The case of Maziasz v. Anderson, 45 Wis.2d 664, 173 N.W.2d 585 (1970), on which General Casualty relies to disclaim any liability, is inapplicable to the policy provisions and to the present law. The statute applicable at the time of Maziasz imposed no statutory requirement of coverage on garagemen for loaner vehicles and the contract of insurance in that case did not provide for such coverage.

In the instant case, however, we conclude that the plain language of General Casualty's contract expressly made Haines an additional insured while she was using the vehicle owned by Bauer-Zorn.

Because both policies provided concurrent coverage absent contract provisions relating to "other insurance," it is necessary to analyze the "other insurance" provision of each policy. Both policies seek to exonerate the insurer from liability under specified circumstances where concurrent insurance is afforded by another carrier. The State Farm policy issued to Haines, after reciting the coverages afforded, provided:

"All of the foregoing provisions and all coverages are subject to the following:

"(a) . . . .

"(b) The insurance with respect to

(i) a Temporary substitute automobile,

(ii) a Trailer, or

(iii) a Non-owned automobile,

owned by any person or organization engaged in the Automobile business, SHALL NOT APPLY TO ANY LIABILITY OR LOSS AGAINST WHICH THE INSURED OR THE OWNER OF SUCH VEHICLE HAS OTHER COLLECTIBLE INSURANCE APPLICABLE THERETO, IN WHOLE OR IN PART."

The General Casualty policy which was issued to Bauer-Zorn contained the following provisions with respect to "other insurance":

"In consideration of the reduced rate of premium made applicable to the Garage Liability Insurance, it is agreed that garage customers are not insureds with respect to the automobile hazard except in accordance with the following additional provisions:

"1. If there is other valid and collectible insurance, whether primary, excess or contingent, available to the garage customer and the limits of such insurance are sufficient to pay damages up to the amount of the applicable financial responsibility limit, no damages are collectible under this policy.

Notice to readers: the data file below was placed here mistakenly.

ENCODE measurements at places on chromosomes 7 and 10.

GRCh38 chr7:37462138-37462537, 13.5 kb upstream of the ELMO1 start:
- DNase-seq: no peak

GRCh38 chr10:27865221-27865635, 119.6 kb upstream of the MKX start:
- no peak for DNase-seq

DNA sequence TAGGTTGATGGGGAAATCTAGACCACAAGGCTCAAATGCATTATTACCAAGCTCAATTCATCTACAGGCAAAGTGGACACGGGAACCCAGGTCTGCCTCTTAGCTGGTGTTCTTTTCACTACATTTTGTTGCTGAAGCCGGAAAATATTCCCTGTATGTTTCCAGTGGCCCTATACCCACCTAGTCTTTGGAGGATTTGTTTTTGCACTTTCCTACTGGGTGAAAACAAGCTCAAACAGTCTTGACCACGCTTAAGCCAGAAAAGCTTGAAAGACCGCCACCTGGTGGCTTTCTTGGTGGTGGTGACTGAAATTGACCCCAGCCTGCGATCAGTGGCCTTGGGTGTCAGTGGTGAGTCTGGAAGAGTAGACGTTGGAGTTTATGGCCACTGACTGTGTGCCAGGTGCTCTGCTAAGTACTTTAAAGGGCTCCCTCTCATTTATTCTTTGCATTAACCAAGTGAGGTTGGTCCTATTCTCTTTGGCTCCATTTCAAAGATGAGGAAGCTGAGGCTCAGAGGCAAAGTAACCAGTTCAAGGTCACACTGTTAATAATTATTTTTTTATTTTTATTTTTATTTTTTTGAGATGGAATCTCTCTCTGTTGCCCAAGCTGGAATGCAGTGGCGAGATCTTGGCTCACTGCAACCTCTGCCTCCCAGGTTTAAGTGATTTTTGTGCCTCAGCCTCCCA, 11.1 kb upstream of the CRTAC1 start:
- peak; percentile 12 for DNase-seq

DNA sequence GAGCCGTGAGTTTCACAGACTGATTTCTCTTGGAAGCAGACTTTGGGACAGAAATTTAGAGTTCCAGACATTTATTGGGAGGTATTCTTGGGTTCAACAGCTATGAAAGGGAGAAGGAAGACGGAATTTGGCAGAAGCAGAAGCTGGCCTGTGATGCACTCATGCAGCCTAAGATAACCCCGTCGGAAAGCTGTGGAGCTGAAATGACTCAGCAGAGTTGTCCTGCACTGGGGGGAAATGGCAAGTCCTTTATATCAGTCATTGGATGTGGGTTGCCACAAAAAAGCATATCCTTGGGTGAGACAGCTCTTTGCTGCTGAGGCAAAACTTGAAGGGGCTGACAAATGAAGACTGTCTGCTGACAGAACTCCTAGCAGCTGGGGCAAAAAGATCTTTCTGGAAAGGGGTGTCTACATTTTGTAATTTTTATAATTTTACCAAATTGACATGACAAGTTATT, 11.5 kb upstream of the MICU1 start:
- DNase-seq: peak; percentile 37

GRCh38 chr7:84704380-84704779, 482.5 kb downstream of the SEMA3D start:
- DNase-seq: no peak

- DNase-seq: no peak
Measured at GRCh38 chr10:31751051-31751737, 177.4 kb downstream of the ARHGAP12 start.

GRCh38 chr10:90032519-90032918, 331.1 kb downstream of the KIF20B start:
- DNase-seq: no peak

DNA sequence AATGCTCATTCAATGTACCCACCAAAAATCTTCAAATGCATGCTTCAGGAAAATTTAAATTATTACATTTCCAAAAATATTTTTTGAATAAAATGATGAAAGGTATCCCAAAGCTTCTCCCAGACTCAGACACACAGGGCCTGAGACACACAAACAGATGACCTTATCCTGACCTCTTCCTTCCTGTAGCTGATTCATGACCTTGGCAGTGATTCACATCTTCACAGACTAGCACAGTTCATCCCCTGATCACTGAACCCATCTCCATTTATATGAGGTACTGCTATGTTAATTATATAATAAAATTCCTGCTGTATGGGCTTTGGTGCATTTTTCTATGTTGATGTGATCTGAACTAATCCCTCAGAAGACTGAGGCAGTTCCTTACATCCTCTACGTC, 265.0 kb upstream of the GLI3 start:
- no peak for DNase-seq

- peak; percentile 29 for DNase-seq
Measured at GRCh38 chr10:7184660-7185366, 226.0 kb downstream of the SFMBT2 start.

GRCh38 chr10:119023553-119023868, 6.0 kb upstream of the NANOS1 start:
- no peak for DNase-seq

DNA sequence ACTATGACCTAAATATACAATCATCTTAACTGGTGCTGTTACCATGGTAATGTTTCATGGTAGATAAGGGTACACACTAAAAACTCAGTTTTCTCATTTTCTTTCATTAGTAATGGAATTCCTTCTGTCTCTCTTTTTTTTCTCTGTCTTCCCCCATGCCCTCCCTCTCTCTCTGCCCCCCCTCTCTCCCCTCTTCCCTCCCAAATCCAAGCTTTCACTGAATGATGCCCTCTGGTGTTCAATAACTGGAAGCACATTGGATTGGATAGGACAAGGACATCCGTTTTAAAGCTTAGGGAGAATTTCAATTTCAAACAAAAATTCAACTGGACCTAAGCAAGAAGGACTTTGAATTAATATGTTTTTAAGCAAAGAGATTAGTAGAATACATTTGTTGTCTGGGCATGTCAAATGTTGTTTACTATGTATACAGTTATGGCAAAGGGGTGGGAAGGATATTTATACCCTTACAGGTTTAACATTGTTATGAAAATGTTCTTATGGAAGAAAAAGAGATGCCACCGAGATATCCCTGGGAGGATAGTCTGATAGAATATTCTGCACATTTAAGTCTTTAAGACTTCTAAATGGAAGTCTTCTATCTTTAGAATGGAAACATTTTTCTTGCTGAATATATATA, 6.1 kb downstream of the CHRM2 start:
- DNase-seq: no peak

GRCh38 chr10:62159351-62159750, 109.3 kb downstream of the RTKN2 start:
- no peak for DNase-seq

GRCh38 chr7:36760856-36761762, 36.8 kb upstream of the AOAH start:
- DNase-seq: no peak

"2. If there is other valid and collectible insurance available to the garage customer, whether primary, excess or contingent, and the limits of such insurance are insufficient to pay damages up to the amount of the applicable financial responsibility limit, then this insurance shall apply to the excess of damages up to such limit.

"3. If there is no other valid and collectible insurance, whether primary, excess or contingent, available to the garage customer, this insurance shall apply but the amount of damages payable under this policy shall not exceed the applicable financial responsibility limit."

It is apparent that each of these "other insurance" clauses was designed to prevent double recovery when there was concurrent coverage as there was in this case. They were also designed to exonerate each insurance company from liability in whole or in part in light of other insurance afforded by another company's liability policy.

Because of the increasing use of automobile liability insurance, it is not unusual for more than one insurance policy to cover the loss in a particular automobile accident. To avoid double coverage and, if possible, to avoid coverage being afforded by their own policy, insurers have resorted to three general categories of "other insurance" provisions.

These categories of provisions are discussed in Concurrent Coverage In Automobile Liability Insurance, 65 Col.L.Rev. 319 (1965), and Billings, The "Other Insurance" Provision of the Automobile Policy, 1949 Insurance Law Journal 498. The writers have stated that one category of "other insurance" provisions is the "excess clause," in which the insurer's liability extends only to the amount by which the loss exceeds the coverage of all other valid and collectible insurance up to the limits of the...